Remember Statistics can be very misleading – watch your local market

Stats are a funny thing. They are great for identifying trends, however, when not conveyed in the correct context or with the whole story they are also very misleading – case in point, the real estate market. It drives me around the bend when I hear the national news and the national real estate numbers are released, this in an effort to freak-out and scare the heck out of Joe Public! It’s a given that the economy is tanking pretty fast and the real estate market is correcting (it had to happen sometime didn’t it?) but the numbers reflecting the national trends simply don’t mean anything to me when considering the local market.
Here’s a recent sampling of details released on our local housing market:
– Local sales are down but the average sales price has continued to rise.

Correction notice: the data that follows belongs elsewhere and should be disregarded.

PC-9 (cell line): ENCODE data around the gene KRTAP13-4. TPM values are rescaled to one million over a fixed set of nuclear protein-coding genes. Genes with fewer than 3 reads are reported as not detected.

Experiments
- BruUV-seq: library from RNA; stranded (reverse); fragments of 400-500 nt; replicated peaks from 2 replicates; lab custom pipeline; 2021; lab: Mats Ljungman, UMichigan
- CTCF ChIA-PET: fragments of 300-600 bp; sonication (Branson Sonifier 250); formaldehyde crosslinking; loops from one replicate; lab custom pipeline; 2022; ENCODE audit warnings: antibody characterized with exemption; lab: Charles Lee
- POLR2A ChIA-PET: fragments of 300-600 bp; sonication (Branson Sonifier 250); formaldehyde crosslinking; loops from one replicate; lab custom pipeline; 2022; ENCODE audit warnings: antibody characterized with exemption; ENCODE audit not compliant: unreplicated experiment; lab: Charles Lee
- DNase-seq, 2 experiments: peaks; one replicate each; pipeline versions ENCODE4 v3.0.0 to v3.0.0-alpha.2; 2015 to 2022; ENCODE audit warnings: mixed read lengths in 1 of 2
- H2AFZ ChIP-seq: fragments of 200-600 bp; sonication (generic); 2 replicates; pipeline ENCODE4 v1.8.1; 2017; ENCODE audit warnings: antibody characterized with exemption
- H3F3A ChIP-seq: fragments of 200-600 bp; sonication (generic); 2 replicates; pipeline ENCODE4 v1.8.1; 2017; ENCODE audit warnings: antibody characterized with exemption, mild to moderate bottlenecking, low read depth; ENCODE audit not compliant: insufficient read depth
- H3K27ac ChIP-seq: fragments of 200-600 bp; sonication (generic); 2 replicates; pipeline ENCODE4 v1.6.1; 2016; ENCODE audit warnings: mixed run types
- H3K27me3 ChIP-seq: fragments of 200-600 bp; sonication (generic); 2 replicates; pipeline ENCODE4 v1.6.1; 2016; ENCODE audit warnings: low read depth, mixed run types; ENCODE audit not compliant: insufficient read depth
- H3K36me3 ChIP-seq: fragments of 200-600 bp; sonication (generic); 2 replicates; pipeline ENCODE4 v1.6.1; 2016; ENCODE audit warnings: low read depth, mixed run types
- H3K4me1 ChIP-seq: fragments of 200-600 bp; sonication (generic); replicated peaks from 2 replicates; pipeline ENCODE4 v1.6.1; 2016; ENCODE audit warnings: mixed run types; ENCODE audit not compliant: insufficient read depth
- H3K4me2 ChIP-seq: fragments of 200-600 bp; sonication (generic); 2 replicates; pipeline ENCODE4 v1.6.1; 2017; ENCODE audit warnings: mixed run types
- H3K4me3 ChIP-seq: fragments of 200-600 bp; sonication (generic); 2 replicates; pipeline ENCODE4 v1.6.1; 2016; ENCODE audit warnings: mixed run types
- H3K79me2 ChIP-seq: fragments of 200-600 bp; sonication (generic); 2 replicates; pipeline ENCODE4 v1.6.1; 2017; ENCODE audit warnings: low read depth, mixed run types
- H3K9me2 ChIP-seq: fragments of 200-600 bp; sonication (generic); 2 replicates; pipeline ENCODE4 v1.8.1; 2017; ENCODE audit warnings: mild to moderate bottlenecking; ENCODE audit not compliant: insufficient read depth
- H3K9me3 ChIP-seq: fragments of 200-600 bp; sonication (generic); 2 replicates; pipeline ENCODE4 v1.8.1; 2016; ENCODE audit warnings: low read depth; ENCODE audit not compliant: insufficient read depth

– March home sales were down 12.2 percent but average sales prices were up 4.5 percent.
– For the first quarter, home sales were down 13.8 percent with sales prices up 5.1 percent from last year.
– Sales of existing single-family homes dropped 13.8 percent, but the average selling price rose to 7.9

Last year’s price drop was mostly due to building getting scared and dumping their product while they could… that inventory has since been absorbed.

So remember, consider the local market and your local sales figures before you panic… oh, and quit watching the news so much!